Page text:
|Publication number||US4733423 A|
|Application number||US 06/903,960|
|Publication date||Mar 29, 1988|
|Filing date||Sep 5, 1986|
|Priority date||Sep 5, 1986|
|Publication number||06903960, 903960, US 4733423 A, US 4733423A, US-A-4733423, US4733423 A, US4733423A|
|Original Assignee||Gregory Blatt|
|Export Citation||BiBTeX, EndNote, RefMan|
|Patent Citations (6), Referenced by (10), Classifications (11), Legal Events (4)|
|External Links: USPTO, USPTO Assignment, Espacenet|
The present invention is directed to an improvement in brushes and, in particular, to a novel brush for cleaning aluminum or metal pop top cans.
Aluminum and steel cans of the pop top variety are well known in the art and are pervasive in our present society. All types of beverages are packaged in such cans and sold to the general public. In many instances, because of the design of the cans, dirt and other foreign material accumulate around the rim of the cans. Since aluminum cans are designed for convenience in the marketplace and convenience to the consumer in consumption, the contents of such cans are many times consumed by the user by drinking directly from the cans. In such instances, the foreign material which may accumulate in the annular ridges of the can presents a negative image to the consumer. The dirt or other foreign material which accumulates in the cans may be the result of the storage of the cans for some time on shelves or may have accumulated during the transportation of the cans. This dirt or foreign material may be removed by washing the cans or attempts can be made to remove the dirt and foreign material by wiping it with a cloth. However, in many instances, the liquid contents of the aluminum or metal cans sometimes accumulates in these ridges and dries to a sticky, adhesive-type mass which is not easily removed.
Applicant's invention is related to a brush to clean the ridges and indentations around the top of the aluminum and metal cans and Applicant's brush is designed to be hand-held or mounted in a thermos cooler which is utilized by the general public for transporting and cooling aluminum and metal cans.
An object of the present invention is to provide a novel brush for the cleaning of aluminum and metal beverage cans.
Another object of the present invention is to provide a novel brush which will clean the annular indentations of an aluminum or metal can located both on the top of the metal can and on the sides proximate to the top of the aluminum and metal cans.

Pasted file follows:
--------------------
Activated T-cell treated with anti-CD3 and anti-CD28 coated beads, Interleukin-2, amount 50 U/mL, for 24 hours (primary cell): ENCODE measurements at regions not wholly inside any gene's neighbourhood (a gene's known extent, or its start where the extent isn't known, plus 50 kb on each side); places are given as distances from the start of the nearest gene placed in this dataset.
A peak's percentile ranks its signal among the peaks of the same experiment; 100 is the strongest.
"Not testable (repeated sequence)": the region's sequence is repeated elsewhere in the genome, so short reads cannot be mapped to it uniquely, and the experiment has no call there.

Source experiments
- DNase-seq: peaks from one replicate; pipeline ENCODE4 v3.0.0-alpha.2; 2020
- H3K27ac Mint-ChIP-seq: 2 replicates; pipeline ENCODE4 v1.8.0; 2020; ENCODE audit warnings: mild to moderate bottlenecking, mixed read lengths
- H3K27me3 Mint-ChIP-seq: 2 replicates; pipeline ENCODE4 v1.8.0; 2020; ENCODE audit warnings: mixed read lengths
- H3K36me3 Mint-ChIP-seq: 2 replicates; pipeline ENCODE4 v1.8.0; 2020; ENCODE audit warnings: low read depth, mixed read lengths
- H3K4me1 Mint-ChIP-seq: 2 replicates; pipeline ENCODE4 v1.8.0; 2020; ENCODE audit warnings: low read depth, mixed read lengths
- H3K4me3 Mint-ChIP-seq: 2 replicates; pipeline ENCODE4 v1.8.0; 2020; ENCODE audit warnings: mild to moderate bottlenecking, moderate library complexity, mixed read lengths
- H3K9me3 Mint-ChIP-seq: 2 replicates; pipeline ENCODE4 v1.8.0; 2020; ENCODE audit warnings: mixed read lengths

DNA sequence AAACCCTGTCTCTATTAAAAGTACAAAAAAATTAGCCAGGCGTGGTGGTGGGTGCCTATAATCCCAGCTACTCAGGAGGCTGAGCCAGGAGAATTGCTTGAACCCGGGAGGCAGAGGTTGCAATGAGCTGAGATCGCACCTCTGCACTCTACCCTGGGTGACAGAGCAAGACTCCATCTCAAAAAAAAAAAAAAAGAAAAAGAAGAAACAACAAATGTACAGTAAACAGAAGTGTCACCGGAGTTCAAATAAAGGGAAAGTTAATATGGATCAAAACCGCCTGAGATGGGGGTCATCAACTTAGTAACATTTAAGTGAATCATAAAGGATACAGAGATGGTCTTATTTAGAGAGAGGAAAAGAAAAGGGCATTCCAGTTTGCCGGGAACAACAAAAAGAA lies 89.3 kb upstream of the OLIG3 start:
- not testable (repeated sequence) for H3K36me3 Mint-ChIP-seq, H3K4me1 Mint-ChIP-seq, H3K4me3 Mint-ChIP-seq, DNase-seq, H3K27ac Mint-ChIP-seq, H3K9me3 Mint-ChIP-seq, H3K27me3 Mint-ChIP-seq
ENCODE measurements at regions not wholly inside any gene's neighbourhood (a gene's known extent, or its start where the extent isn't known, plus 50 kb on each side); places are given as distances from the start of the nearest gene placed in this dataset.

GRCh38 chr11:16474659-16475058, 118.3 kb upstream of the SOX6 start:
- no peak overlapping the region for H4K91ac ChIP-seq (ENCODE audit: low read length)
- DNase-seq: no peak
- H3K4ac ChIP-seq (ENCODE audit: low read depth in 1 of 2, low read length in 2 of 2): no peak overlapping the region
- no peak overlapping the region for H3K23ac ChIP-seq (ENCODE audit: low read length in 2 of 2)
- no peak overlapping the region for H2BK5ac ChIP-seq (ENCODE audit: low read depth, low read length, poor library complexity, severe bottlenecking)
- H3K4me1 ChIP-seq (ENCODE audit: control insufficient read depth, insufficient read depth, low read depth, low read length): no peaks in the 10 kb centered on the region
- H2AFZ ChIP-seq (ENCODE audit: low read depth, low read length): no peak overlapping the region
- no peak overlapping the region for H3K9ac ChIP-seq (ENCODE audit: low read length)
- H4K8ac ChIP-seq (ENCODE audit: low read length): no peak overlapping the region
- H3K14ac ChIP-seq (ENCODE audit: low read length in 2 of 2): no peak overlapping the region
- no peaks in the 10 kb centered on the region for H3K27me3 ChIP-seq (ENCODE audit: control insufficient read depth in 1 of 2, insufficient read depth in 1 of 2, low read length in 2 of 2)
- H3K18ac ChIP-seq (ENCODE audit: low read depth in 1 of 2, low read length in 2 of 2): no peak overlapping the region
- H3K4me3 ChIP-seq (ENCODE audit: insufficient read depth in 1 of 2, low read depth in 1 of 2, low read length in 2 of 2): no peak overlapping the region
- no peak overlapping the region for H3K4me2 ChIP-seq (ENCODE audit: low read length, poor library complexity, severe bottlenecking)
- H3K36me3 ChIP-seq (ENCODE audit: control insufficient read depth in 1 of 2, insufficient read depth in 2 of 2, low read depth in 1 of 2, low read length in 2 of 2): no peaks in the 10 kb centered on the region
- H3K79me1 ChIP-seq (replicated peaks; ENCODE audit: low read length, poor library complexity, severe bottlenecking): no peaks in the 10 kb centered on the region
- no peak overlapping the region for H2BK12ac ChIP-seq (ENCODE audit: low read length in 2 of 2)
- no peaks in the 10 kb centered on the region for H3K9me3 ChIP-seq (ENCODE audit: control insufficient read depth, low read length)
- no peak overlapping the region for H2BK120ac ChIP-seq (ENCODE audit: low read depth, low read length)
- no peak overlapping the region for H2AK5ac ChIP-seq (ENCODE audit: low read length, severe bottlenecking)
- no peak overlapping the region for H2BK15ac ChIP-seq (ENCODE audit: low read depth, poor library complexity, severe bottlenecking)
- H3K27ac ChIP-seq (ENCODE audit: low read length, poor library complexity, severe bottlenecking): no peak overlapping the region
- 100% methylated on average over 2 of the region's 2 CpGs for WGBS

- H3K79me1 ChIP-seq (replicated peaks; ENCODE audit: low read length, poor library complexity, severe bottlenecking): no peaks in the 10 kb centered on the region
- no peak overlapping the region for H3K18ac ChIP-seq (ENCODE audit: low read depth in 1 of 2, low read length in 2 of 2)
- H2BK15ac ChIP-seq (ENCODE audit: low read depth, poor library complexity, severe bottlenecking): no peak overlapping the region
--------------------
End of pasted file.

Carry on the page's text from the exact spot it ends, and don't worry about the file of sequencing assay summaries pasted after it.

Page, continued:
Another object of the present invention is to provide for a novel brush for the cleaning of aluminum and metal cans which may either be hand-held or mounted.
These and other objects of the present invention are derived from an aluminum pop top can brush substantially C-shaped in design and L-shaped in cross sectional area having a planer arcuate upper member of less than semi-circular dimensions, and an arcuate semi-circular sidewall depending from the planer arcuate upper member thereby defining a concave-shaped inner chamber, there being depending downwardly from the planer arcuate upper member, a plurality of bristle brushes or equivalence and there being depending outwardly from said inner surface of the arcuate sidewall, a plurality of bristle brushes or equivalents. The size and shape of the arcuate brush and the number of bristles being positioned such that the bristles depending from said upper planer arcuate member are positioned to clean the annular indent and the top planer surface of an aluminum or steel pop top can and the depending bristle brushes from the arcuate sidewall are designed and positioned to clean the annular indent around the outer circumference of the aluminum or steel pop top can.
A better understanding of the present invention as well as other objects and advantages thereof, will become apparent upon consideration of the detailed disclosure thereof, especially when taken with the accompanying drawings wherein;
FIG. 1 is a bottom planer view of the pop top can brush;
FIG. 2 is a side elevational view of the pop top can brush in the position of use;
FIG. 3 is a top planer view of a typical aluminum or metal can;
FIG. 4 is a side elevational view of the top of a typical pop top can with a break-away section showing the area to be cleaned; and
FIG. 5 is a perspective view of an aluminum pop top can with the brush in position.